A down-to-earth look at alien fantasies



Abducted: How People Come to Believe They Were Kidnapped by Aliens

Susan A. Clancy

Harvard University Press / 179 pages

Why would a serious psychologist take up the seemingly frivolous topic of alien abduction? For Susan Clancy, a member of the psychology department at Harvard, the answer is simple: to learn more about the mind - everyone's mind.

In this remarkable study of people who believe they've been carried off by little green men, Clancy's subjects are memory, personality and truth as each individual experiences it. Even if the idea of alien abduction is absurd, you will find her work fascinating and revealing.

Clancy interviewed more than 40 true believers and concludes that, for some folks, alien abduction explains scary happenings and unpleasant symptoms in an emotionally satisfying way. These "culturally available scripts" cast them as unsuspecting victims who are kidnapped for a time by powerful beings and used for experimental or breeding purposes. The stories they recount are remarkably consistent, featuring needle-wielding extraterrestrials with big heads and wrap-around eyes straight out of central casting. No one reported being abducted by aliens until after such scenes were features on TV and in movies starting in the early 1960s.

But believers don't see the Hollywood connection - they are looking for answers about their experiences and feelings. Clancy believes that a frightening bout of sleep paralysis often triggers the event. As a person transitions from one sleep cycle to the next, it's possible to wake up suddenly and be unable to move. People in this state often imagine that there is someone - a menacing alien, perhaps - in the room with them.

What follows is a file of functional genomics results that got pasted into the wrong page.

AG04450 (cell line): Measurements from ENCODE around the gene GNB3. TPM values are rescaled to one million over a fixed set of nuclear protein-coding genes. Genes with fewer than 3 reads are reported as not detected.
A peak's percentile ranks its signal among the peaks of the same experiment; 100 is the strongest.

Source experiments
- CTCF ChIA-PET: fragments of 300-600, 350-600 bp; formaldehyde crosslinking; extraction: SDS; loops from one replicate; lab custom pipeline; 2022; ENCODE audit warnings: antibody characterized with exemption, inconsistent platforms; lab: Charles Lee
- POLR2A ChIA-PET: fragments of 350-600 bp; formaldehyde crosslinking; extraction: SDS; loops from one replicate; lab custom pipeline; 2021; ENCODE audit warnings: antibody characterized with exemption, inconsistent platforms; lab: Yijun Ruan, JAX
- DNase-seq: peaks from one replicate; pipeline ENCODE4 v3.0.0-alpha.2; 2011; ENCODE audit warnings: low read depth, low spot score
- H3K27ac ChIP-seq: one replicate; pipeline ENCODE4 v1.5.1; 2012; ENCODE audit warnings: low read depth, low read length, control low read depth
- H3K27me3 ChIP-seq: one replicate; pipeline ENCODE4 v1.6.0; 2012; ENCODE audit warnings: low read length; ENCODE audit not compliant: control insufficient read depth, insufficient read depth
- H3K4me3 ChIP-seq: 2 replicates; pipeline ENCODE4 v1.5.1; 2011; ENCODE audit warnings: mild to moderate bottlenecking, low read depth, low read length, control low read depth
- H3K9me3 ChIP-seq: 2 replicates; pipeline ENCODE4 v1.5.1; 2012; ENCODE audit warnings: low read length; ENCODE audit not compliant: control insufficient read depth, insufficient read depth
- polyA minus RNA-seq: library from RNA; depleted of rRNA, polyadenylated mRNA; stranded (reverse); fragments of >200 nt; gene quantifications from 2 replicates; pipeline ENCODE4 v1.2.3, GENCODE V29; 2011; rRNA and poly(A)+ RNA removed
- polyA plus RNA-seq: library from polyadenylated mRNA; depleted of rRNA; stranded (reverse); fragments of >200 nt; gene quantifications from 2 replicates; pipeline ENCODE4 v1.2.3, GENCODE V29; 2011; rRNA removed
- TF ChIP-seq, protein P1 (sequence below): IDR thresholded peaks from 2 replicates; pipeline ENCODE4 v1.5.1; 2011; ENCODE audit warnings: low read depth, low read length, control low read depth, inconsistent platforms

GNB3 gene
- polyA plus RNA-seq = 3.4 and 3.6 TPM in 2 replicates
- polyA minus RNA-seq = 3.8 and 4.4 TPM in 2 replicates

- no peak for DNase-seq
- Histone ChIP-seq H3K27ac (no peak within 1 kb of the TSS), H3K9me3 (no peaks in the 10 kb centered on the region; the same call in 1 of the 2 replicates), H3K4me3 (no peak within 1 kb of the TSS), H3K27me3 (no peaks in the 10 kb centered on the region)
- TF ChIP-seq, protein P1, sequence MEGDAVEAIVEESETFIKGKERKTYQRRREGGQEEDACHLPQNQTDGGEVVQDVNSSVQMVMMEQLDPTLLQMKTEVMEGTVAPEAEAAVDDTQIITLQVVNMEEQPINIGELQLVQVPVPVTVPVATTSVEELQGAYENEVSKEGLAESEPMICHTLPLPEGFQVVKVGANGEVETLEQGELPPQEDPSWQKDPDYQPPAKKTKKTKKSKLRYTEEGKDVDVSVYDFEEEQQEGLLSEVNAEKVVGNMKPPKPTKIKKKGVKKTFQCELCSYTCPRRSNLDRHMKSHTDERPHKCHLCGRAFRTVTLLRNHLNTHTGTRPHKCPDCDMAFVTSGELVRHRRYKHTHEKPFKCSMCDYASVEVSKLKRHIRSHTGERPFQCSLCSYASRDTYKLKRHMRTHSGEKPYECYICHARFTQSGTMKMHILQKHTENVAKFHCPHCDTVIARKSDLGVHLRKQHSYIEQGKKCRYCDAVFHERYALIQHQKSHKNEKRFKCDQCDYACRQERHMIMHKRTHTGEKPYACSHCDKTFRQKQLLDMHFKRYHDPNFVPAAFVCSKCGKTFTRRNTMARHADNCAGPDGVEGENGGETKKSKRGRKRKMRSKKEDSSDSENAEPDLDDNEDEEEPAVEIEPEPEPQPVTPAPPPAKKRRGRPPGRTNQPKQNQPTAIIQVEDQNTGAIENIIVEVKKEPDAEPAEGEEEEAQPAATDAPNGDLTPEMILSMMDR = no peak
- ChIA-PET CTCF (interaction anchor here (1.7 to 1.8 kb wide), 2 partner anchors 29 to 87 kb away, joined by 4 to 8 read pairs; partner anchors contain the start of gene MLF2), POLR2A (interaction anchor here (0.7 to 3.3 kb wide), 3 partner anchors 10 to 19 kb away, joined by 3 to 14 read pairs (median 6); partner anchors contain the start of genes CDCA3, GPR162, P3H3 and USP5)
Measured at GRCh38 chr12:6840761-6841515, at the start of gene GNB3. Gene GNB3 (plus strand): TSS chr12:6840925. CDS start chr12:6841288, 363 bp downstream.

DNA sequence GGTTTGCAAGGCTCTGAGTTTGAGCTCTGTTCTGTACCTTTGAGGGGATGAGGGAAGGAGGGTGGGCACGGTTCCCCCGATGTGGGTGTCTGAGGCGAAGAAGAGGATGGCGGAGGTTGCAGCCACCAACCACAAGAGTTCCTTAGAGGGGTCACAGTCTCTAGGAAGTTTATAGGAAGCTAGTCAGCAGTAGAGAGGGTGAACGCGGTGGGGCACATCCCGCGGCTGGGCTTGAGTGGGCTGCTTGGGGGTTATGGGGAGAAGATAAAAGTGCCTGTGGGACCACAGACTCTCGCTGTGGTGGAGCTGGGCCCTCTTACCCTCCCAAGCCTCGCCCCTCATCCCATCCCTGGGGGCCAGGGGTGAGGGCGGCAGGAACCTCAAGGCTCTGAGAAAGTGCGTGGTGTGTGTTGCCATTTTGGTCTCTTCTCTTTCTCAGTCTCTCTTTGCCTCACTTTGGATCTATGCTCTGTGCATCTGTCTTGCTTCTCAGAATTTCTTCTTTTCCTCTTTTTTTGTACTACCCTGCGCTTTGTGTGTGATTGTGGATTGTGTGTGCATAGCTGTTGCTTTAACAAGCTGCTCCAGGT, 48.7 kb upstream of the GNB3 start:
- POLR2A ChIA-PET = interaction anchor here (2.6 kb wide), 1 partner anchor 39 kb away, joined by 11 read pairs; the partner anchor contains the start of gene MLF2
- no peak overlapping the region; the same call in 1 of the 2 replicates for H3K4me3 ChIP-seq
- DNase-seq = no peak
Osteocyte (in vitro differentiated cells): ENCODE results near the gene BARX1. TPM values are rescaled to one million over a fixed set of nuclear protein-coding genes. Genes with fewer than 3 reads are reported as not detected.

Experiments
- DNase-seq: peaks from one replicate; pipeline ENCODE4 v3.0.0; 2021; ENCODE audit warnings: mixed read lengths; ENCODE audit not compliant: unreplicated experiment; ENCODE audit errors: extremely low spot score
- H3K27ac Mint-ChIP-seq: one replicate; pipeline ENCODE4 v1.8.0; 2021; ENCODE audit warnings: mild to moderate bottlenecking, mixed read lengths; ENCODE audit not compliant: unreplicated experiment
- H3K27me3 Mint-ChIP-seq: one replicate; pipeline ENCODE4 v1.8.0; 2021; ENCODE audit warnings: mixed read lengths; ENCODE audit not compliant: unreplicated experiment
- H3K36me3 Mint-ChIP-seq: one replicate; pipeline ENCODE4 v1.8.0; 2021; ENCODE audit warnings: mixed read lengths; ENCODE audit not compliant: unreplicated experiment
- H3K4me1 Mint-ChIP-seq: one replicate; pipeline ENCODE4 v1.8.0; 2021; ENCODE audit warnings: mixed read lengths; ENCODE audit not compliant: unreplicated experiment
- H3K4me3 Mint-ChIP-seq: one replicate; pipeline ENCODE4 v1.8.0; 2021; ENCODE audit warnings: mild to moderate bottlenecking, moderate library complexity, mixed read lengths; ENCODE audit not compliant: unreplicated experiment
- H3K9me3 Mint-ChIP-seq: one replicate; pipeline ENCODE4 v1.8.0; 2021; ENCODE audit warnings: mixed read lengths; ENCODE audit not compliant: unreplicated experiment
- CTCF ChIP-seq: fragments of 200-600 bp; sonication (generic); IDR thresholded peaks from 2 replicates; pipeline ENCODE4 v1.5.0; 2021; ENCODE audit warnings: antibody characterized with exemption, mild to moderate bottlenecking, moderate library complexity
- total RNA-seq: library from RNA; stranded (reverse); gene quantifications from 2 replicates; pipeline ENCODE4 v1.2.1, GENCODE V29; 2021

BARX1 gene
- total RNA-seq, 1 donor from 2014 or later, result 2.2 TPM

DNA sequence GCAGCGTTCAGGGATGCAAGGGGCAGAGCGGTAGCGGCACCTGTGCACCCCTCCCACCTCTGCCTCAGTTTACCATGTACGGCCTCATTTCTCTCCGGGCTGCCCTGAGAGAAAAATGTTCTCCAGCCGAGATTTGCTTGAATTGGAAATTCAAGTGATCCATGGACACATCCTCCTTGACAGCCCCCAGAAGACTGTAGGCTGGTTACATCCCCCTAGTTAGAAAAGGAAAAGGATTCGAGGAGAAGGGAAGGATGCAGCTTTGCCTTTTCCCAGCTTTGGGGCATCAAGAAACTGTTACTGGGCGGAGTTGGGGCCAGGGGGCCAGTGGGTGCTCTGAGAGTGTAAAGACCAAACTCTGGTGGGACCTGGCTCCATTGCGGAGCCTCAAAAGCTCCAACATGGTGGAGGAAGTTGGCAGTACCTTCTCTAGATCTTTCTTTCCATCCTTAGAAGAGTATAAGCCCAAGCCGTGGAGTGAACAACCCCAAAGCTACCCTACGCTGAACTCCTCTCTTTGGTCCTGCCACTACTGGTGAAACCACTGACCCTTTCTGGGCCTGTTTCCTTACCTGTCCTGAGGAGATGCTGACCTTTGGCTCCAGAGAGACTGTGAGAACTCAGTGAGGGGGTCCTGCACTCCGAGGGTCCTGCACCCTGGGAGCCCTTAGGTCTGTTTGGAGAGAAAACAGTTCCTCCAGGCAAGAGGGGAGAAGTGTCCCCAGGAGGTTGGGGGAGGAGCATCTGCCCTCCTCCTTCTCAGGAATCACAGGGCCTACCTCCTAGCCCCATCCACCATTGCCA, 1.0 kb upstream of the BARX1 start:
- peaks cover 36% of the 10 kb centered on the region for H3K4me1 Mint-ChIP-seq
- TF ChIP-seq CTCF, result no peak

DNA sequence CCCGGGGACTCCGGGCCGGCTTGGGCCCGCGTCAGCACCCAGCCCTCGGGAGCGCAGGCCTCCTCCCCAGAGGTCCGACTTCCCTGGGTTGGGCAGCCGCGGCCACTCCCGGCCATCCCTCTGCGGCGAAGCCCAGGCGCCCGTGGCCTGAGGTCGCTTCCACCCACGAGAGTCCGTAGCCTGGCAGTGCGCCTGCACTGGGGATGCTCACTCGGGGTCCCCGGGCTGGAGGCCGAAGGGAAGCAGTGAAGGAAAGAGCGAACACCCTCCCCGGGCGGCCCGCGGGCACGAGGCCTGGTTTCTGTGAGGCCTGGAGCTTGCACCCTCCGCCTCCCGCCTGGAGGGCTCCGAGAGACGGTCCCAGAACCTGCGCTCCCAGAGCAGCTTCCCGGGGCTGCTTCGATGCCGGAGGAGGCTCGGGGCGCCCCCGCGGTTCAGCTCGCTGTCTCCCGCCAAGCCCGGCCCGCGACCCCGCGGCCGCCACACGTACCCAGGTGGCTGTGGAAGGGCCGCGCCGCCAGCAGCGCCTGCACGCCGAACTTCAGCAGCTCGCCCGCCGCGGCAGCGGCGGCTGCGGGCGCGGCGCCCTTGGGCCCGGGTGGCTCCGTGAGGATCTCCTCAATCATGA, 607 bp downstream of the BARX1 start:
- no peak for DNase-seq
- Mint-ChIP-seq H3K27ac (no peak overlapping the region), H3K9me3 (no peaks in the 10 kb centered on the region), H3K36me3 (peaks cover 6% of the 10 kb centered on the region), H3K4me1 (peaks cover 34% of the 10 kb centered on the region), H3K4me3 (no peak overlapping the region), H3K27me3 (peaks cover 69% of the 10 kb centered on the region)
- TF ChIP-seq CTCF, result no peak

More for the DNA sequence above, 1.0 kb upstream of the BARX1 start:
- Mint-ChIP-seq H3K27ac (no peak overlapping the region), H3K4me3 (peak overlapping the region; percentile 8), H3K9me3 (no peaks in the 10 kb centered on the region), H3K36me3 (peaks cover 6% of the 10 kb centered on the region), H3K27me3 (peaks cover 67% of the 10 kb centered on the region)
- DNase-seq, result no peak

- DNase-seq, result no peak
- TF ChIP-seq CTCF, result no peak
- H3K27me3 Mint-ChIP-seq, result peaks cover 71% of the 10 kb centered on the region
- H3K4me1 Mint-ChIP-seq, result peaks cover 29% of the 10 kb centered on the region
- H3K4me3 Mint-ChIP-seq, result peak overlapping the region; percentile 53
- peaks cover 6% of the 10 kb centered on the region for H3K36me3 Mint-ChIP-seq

Clancy also describes how sadness or alienation, even persistent absent-mindedness, can lead people to think they've had an alien encounter, especially if they fall into the hands of a therapist who claims a belief in abduction. These therapists essentially implant memories by using hypnosis and suggesting that their patients visualize and describe scenes involving aliens. Recent studies of memory, noted by Clancy, describe how powerful the protracted imagining of an event can be if an authority figure is present to validate what is conjured up. The "memories" that emerge may feel as real as those concerning actual events.

Indeed, the lasting significance of Clancy's book may be its contribution to the growing body of knowledge about memory. Her work supports that of other psychologists, most notably her Harvard colleague Richard McNally, author of Remembering Trauma, a comprehensive tome published in 2003. They both conclude that no video camera in our heads records the events of our lives; we constantly reconstruct experiences using bits and pieces of recall. If you lack concrete information about the source of a memory - how and when and where you acquired it - you can't be sure it's real, which should be a sobering thought for everyone.

Of course, alien-abduction memories have a very specific source - pop culture - and they emerge only in a handful of people. The people most likely to adopt these beliefs include those who are fantasy-prone to begin with, who daydream a lot, and whose minds are full of rich, visual imagery. Clancy also suggests that some believers may want to explain their distress or misfortunes in a way that frees them of responsibility. Others long for something beyond hum-drum life: a touch of the divine, a contact with the supernatural.

Clancy's affection for her subjects infuses the whole book and allows us to see these believers as all too human - people we can recognize and relate to, even as we dismiss their ideas.

Clare McHugh is an editor at Time Inc.

Baltimore Sun Articles
Please note the green-lined linked article text has been applied commercially without any involvement from our newsroom editors, reporters or any other editorial staff.